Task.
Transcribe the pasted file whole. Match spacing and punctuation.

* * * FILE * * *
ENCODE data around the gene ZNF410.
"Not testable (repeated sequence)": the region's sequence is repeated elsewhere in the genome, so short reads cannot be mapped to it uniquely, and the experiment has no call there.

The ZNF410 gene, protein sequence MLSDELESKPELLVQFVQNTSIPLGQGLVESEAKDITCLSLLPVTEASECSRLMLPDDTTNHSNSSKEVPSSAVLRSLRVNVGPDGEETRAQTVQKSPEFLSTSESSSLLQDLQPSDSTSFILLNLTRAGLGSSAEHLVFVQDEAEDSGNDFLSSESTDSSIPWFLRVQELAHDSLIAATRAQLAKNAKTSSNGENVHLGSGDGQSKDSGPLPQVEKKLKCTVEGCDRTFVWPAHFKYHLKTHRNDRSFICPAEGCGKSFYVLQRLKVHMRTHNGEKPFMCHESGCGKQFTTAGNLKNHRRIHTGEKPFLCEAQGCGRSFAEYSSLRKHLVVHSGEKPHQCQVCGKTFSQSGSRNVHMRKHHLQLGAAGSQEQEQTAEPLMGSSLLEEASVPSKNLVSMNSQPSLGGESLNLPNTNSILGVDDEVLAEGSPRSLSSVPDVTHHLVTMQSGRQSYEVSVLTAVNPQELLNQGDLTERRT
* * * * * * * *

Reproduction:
ENCODE data around the gene ZNF410.
"Not testable (repeated sequence)": the region's sequence is repeated elsewhere in the genome, so short reads cannot be mapped to it uniquely, and the experiment has no call there.

The ZNF410 gene, protein sequence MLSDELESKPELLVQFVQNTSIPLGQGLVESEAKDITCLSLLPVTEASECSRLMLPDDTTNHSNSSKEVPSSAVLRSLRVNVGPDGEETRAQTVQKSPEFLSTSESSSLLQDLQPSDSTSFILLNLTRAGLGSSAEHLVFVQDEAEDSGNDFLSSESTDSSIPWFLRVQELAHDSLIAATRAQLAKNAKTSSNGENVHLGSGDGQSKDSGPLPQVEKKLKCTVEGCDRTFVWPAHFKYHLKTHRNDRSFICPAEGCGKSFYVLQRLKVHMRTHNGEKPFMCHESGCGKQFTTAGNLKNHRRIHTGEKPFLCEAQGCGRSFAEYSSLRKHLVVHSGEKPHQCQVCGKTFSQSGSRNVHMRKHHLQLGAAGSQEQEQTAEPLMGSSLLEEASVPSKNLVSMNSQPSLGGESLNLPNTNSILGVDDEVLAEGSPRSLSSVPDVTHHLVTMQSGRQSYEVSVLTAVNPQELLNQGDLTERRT